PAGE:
A variable is a property that can take on many values.

"Age" is a variable. It can take on many different values, such as 18, 49, 72, and so on.

"Gender" is a variable. It can take on two different values, either male or female.

"Place" (in a race) is another variable. It can take on values such as 1st place, 2nd place, 3rd place, and so on.

There are two kinds of variables: Quantitative Variables, and Qualitative/Categorical Variables:

Quantitative Variable

A quantitative variable is measured numerically. With measurements of quantitative variables you can do things like add and subtract, and multiply and divide, and get a meaningful result. In the previous example, "Age" was a quantitative variable.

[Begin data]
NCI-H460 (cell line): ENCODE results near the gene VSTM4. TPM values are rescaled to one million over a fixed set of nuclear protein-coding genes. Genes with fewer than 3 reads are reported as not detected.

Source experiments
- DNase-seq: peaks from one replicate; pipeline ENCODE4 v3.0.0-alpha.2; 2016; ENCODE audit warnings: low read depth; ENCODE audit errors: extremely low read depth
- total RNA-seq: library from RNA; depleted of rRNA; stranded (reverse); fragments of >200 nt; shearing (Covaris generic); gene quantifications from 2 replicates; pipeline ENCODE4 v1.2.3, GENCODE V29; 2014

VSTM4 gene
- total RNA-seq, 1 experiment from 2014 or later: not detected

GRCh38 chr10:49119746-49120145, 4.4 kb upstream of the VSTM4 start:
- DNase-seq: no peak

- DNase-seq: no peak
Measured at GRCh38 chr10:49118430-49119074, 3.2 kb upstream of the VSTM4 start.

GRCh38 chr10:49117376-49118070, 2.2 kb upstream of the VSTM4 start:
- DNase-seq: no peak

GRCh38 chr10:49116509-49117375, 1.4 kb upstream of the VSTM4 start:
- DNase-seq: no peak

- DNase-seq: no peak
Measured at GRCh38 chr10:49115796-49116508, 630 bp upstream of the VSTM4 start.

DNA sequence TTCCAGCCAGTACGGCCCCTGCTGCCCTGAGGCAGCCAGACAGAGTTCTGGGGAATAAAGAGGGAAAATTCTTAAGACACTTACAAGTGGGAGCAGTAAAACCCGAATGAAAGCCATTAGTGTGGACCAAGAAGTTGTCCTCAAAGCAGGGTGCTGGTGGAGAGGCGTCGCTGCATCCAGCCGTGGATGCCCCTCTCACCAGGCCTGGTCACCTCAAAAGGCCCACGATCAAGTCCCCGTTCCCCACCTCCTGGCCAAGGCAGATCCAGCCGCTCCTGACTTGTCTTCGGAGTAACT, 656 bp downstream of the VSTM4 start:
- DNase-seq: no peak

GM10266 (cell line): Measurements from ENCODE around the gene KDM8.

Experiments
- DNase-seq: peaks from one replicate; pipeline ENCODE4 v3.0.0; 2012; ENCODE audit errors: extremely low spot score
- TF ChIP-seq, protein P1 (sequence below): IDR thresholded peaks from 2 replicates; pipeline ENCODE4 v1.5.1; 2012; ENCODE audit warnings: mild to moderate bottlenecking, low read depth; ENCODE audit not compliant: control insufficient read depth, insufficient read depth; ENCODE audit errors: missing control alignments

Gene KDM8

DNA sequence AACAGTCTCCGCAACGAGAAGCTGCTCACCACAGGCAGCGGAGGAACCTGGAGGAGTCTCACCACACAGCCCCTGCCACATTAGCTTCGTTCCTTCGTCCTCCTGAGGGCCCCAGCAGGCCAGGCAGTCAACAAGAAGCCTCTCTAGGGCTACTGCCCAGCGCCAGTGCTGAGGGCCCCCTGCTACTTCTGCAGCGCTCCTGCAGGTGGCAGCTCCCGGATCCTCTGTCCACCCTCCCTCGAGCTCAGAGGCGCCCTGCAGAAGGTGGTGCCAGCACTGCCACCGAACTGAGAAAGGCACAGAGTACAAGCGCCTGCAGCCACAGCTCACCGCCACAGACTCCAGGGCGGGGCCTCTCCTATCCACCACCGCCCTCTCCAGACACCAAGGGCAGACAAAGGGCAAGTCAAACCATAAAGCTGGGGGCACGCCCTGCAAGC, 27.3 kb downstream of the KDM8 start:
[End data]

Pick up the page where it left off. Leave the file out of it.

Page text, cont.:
Qualtitative/Categorical variables

These allow for classification based on some characteristic. With measurements of qualitative/categorical variables you cannot do things like add and subtract, and multiply and divide, and get a meaningful result. In the previous example, "Gender" was a qualitative/categorical variable. Gender was categorized as either male or female.

There are two further kinds of quantitative variables:

Discrete Variable

A discrete variable is a quantitative variable with a finite number of values. For example, imagine you rolled a six-sided die four times and measured how many times you rolled an even number. What are your possible outcomes? {0, 1, 2, 3, 4}

Continuous Variable

A continuous variable is a quantitative variable with an infinite number of values. Take temperature for example. Temperature can take on an infinite number of values, such as 80 degrees, or 80.01 degrees, or 80.0050592359 degrees. In the previous example we were limited to a finite number of values (you couldn’t roll 1.5 even numbers), which is what made it discrete.